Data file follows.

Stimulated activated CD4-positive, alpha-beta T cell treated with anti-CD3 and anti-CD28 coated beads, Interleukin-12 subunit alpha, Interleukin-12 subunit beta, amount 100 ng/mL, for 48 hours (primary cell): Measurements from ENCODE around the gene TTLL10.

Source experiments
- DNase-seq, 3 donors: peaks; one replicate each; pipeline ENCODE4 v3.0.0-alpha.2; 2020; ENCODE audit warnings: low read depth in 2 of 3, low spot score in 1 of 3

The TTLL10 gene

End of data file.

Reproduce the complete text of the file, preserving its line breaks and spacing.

Stimulated activated CD4-positive, alpha-beta T cell treated with anti-CD3 and anti-CD28 coated beads, Interleukin-12 subunit alpha, Interleukin-12 subunit beta, amount 100 ng/mL, for 48 hours (primary cell): Measurements from ENCODE around the gene TTLL10.

Source experiments
- DNase-seq, 3 donors: peaks; one replicate each; pipeline ENCODE4 v3.0.0-alpha.2; 2020; ENCODE audit warnings: low read depth in 2 of 3, low spot score in 1 of 3

The TTLL10 gene